September 21, 2017

King Ridge

Today was the Queen Stage of our little getaway: King Ridge, of King Ridge GranFondo fame. It was out of reach for me at that event—I'm far too slow. I'd heard it was beautiful; this would be my best chance to find out. After reading the Santa Rosa Cycling Club's characterization of the route and studying the profile, I was intimidated. I don't do well with steep climbs. The weather forecast also included some strong winds (20+ mph). I could always dismount and walk uphill; that would cost time, as the steep pitches lasted a mile or more. If the wind was too strong, I could skip the loop and turn back.

The first problem was an epic wrong turn. Left onto Cazadero Highway, the route sheet said. The mileage at that point was spot on. I had caught up to the front of the pack; left we turned, and off they sped. I expected to see something of a town, including a general store; but there were just a few scattered buildings. When I reached the intersection of Highway 116, I knew I had, somehow, missed the turn onto King Ridge Road.

Mis-drawn route segment that marked a left turn onto Cazadero Highway.
Because, we were meant to turn right (not left) onto Cazadero. All it took was this little glitch on the route mapped using “Ride with GPS.”

I studied the map and considered my options. Turn around, return to the start, and spend hours waiting for everyone else to return. Turn around, leave a note for my ride buddy, and ride back to the hotel.

Then the lead guys reappeared, having ridden farther before turning around. “This way to King Ridge,” they confirmed. The rest of the group was ahead of us now, having followed a GPS (not the route sheet). The mistake had put an extra six miles in my legs, and set me back more than half an hour. As we turned onto King Ridge, I told the guys I might not do the whole route; I would see how I felt when the going got steep.

Rock face along the gentle lower section of King Ridge Road, Sonoma County, California
I wouldn't see them again.

A guy drove past and encouraged me. “Good job!”

View of distant hills from high atop King Ridge, Sonoma County, California
I thought I might turn around before the steep drop to Hauser Bridge (which demands a steep climb up the other side), but that was not an easy out: There was no clear summit, and the road meandered down as well as up. More climbing.

What if the group was waiting for me along the route? Maybe they took a break to eat their sandwiches.

Cracked pavement snakes through rolling hills, King Ridge Road, Sonoma County, California
This road is remote. There are no services. There is no cell signal. There are cattle, and cattle guards.

I reached the turn for Hauser Bridge Road. With no one in sight, I was now certain that I was on my own.

New two-lane bridge to the right of the old one-lane metal grid Hauser Bridge, Sonoma County, California
Turning back made no sense. The road was in poor condition, but the descent not as scary as described. The bridge is being replaced, and I was especially grateful to have heeded the warning signs and stopped early. Near the bottom, the pavement was buckled in a huge hump; any cyclist hitting that would crash.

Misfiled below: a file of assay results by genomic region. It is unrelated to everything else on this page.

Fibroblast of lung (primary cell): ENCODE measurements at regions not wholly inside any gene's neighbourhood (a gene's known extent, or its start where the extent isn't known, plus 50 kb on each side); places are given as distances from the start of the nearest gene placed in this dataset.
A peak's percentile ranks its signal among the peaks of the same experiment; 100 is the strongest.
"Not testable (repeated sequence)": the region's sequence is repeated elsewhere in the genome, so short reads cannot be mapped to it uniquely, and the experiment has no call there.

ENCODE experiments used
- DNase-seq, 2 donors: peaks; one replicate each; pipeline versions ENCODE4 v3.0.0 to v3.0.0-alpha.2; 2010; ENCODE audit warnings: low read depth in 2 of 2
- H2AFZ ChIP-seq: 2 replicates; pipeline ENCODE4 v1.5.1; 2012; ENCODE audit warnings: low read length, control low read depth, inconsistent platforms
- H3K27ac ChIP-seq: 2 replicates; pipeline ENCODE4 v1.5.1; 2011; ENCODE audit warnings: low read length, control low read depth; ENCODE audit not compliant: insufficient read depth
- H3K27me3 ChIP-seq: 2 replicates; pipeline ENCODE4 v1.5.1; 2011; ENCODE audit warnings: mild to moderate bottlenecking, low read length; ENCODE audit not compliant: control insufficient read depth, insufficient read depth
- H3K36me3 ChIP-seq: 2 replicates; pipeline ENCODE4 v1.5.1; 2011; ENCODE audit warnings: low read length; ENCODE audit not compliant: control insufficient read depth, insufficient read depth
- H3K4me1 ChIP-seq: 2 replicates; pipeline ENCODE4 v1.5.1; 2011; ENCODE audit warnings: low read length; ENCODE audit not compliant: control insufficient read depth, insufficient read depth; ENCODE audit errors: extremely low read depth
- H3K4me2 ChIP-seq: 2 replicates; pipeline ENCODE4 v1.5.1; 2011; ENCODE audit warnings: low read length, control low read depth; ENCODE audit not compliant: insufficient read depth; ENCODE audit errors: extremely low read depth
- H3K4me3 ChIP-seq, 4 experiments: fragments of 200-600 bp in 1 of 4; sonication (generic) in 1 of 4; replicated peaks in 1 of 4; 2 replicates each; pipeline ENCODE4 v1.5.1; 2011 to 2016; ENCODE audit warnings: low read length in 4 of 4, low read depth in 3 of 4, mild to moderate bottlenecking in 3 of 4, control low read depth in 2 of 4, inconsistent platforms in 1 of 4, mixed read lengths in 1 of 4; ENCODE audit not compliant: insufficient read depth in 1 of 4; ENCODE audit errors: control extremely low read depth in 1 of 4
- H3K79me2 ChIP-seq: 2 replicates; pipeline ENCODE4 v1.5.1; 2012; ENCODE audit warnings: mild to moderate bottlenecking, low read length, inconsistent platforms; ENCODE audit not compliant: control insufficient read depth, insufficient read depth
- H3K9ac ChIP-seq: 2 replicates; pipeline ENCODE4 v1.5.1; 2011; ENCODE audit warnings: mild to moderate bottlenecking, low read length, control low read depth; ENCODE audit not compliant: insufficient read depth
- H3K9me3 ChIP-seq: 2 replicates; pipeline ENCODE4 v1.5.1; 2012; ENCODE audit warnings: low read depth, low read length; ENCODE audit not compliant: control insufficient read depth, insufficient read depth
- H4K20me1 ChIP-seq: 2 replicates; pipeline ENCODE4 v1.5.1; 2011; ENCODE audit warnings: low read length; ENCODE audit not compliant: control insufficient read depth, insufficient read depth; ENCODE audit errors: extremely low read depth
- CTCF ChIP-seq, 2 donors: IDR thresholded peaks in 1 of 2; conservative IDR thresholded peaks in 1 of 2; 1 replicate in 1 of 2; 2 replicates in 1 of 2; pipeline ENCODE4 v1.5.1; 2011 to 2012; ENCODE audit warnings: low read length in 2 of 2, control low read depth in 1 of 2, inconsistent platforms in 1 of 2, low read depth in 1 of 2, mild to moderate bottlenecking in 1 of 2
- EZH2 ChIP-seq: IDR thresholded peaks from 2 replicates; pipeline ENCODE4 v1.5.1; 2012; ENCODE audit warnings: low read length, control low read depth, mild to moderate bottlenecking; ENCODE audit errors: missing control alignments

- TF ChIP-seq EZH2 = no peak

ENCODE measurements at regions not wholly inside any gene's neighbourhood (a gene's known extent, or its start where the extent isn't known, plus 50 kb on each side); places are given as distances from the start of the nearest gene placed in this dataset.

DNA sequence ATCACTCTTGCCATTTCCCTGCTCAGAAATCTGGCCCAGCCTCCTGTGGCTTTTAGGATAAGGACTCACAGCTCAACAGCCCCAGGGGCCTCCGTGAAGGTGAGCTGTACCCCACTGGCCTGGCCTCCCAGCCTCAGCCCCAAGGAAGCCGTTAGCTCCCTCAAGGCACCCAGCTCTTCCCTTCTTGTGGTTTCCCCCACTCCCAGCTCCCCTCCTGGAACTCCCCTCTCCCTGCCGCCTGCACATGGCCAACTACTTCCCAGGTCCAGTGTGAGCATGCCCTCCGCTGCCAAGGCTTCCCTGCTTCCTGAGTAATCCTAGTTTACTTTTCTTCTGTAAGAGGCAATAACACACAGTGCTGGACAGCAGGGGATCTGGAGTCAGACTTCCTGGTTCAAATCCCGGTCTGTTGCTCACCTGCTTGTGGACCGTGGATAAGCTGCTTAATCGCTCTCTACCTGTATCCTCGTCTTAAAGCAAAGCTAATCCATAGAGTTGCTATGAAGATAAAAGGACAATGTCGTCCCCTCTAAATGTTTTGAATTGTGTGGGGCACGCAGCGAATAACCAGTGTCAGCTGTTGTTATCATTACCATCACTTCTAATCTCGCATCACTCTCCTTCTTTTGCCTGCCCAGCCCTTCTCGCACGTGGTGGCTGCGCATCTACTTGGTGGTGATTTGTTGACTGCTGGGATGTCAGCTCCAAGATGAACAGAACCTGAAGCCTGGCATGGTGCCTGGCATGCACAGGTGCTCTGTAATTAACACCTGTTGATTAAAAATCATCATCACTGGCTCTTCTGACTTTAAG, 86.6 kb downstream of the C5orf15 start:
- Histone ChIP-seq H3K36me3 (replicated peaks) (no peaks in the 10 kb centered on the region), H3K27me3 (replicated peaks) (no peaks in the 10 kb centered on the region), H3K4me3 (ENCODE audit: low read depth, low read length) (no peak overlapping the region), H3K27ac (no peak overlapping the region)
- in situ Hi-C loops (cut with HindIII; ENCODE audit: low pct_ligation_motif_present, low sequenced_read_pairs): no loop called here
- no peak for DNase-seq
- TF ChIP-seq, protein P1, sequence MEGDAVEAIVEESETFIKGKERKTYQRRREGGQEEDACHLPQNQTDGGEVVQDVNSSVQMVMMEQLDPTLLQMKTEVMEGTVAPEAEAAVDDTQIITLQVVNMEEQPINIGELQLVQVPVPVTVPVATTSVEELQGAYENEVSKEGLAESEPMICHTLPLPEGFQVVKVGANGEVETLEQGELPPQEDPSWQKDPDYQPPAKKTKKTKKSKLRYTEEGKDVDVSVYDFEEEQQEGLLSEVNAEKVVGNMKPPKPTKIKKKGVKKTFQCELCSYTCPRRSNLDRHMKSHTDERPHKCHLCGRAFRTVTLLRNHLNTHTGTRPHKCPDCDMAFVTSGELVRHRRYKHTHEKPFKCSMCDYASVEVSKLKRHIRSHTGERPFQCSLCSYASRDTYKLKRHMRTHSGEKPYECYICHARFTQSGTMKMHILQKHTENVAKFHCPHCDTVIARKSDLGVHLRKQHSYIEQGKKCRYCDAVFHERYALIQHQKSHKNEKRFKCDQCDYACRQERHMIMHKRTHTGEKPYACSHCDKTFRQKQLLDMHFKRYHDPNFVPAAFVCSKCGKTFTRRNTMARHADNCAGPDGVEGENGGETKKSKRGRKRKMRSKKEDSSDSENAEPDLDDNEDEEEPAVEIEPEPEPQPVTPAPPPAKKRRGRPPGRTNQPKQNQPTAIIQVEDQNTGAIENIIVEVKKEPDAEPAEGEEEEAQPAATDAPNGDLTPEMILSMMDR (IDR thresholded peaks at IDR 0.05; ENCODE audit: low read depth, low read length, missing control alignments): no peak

South Fork of the Gualala River viewed from Hauser Bridge, Hauser Bridge Road, Sonoma County, California
I walked across the old bridge, which crosses the South Fork of the Gualala River. My legs were done; I knew I'd be walking up the other side for a mile or more. I pulled out my sandwich and ate half as I walked up the steep grade.

View of the Pacific Ocean, reflecting sunlight, Sonoma County, California
The reward, at some point, was a view clear to the glittering Pacific.

I reached the intersection with Fort Ross Road, which would take me directly back to Cazadero. With that shortcut, I could catch the rest of the group. But after suffering the worst of the climbing, I deserved my reward: reaching the coast.

View of the Pacific Coast looking down Meyers Grade, Sonoma County, California
I paused to admire the view before plummeting down Meyers Grade to Highway 1.

Meyers Grade road sign at the intersection of Highway 1, Sonoma County, California
As soon as I turned south, I realized that I might have made a truly bad decision. Not only did I face a long and unexpected climb on Highway 1—I had found the wind. And ... it was ferocious.

Wind-whipped crests on the Pacific Ocean along Highway 1 north of Jenner, California
You can see the wind whipping crests on the ocean. You can't see the gust that nearly blew me over into the path of a compact RV.

Terrified, I dismounted to continue on foot. A gust ripped the bike out of my hands and slammed it against the guard rail.

I couldn't walk all the way to Jenner. If i got back on the bike, would a gust blow me over the cliff?

View of the beach from Highway 1 near Jenner, California
When it seemed safe to ride, I rode. When it didn't, I walked. After turning inland onto Highway 116, a gust caught my route sheet and peeled the Cue Clip off my stem. Luckily, they landed in a ditch, within reach.

I scanned oncoming traffic for familiar faces. Surely the group would be worried about me. The logical thing would be to start driving the route in reverse, looking for me.

pep's bike and helmet parked next to the sign for the Monte Rio Community Center, Monte Rio, California
When I reached our starting point, the parking lot was empty.

Monte Rio Awaits Your Return sign over Highway 116 leading out of Monte Rio, California
The lead guys had convinced the rest of the group that I'd turned back.

But I hadn't. pep's epic ride: 61 miles and 4,985 feet of climbing.

After they fetched me, I wore my new dress to dinner.

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